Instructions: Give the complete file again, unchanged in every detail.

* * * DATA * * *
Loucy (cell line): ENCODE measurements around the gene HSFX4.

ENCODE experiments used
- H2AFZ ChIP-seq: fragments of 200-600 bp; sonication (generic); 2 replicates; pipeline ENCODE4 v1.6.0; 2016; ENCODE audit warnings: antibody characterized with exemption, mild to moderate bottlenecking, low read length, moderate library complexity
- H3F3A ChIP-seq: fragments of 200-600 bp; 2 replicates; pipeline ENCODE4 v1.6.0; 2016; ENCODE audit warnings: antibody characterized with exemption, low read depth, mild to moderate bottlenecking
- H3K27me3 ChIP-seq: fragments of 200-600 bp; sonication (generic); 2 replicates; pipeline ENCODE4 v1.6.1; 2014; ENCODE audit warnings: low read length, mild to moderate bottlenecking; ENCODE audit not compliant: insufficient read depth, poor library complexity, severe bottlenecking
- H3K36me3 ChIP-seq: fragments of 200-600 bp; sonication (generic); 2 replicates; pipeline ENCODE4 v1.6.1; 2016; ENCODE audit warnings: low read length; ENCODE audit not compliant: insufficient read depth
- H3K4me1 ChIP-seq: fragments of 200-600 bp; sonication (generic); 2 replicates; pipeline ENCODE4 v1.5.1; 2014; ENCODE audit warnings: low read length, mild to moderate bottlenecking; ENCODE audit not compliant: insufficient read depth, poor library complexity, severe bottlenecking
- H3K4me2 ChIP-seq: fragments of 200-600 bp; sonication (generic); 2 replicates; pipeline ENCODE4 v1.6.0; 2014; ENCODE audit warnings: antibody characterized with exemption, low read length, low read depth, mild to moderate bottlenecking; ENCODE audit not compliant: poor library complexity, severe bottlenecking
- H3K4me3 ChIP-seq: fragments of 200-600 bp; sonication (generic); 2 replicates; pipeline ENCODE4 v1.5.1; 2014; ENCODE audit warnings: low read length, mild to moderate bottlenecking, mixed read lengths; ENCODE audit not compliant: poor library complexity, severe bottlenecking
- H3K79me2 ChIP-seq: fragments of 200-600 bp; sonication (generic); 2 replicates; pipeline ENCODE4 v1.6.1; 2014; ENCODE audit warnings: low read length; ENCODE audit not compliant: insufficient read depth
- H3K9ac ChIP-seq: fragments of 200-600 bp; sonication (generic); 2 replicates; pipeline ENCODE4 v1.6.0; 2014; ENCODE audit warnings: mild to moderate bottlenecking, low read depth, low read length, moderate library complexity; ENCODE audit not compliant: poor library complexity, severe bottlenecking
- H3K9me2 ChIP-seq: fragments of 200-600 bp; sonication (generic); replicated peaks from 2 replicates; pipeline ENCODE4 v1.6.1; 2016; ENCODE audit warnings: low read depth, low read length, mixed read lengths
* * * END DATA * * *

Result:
Loucy (cell line): ENCODE measurements around the gene HSFX4.

ENCODE experiments used
- H2AFZ ChIP-seq: fragments of 200-600 bp; sonication (generic); 2 replicates; pipeline ENCODE4 v1.6.0; 2016; ENCODE audit warnings: antibody characterized with exemption, mild to moderate bottlenecking, low read length, moderate library complexity
- H3F3A ChIP-seq: fragments of 200-600 bp; 2 replicates; pipeline ENCODE4 v1.6.0; 2016; ENCODE audit warnings: antibody characterized with exemption, low read depth, mild to moderate bottlenecking
- H3K27me3 ChIP-seq: fragments of 200-600 bp; sonication (generic); 2 replicates; pipeline ENCODE4 v1.6.1; 2014; ENCODE audit warnings: low read length, mild to moderate bottlenecking; ENCODE audit not compliant: insufficient read depth, poor library complexity, severe bottlenecking
- H3K36me3 ChIP-seq: fragments of 200-600 bp; sonication (generic); 2 replicates; pipeline ENCODE4 v1.6.1; 2016; ENCODE audit warnings: low read length; ENCODE audit not compliant: insufficient read depth
- H3K4me1 ChIP-seq: fragments of 200-600 bp; sonication (generic); 2 replicates; pipeline ENCODE4 v1.5.1; 2014; ENCODE audit warnings: low read length, mild to moderate bottlenecking; ENCODE audit not compliant: insufficient read depth, poor library complexity, severe bottlenecking
- H3K4me2 ChIP-seq: fragments of 200-600 bp; sonication (generic); 2 replicates; pipeline ENCODE4 v1.6.0; 2014; ENCODE audit warnings: antibody characterized with exemption, low read length, low read depth, mild to moderate bottlenecking; ENCODE audit not compliant: poor library complexity, severe bottlenecking
- H3K4me3 ChIP-seq: fragments of 200-600 bp; sonication (generic); 2 replicates; pipeline ENCODE4 v1.5.1; 2014; ENCODE audit warnings: low read length, mild to moderate bottlenecking, mixed read lengths; ENCODE audit not compliant: poor library complexity, severe bottlenecking
- H3K79me2 ChIP-seq: fragments of 200-600 bp; sonication (generic); 2 replicates; pipeline ENCODE4 v1.6.1; 2014; ENCODE audit warnings: low read length; ENCODE audit not compliant: insufficient read depth
- H3K9ac ChIP-seq: fragments of 200-600 bp; sonication (generic); 2 replicates; pipeline ENCODE4 v1.6.0; 2014; ENCODE audit warnings: mild to moderate bottlenecking, low read depth, low read length, moderate library complexity; ENCODE audit not compliant: poor library complexity, severe bottlenecking
- H3K9me2 ChIP-seq: fragments of 200-600 bp; sonication (generic); replicated peaks from 2 replicates; pipeline ENCODE4 v1.6.1; 2016; ENCODE audit warnings: low read depth, low read length, mixed read lengths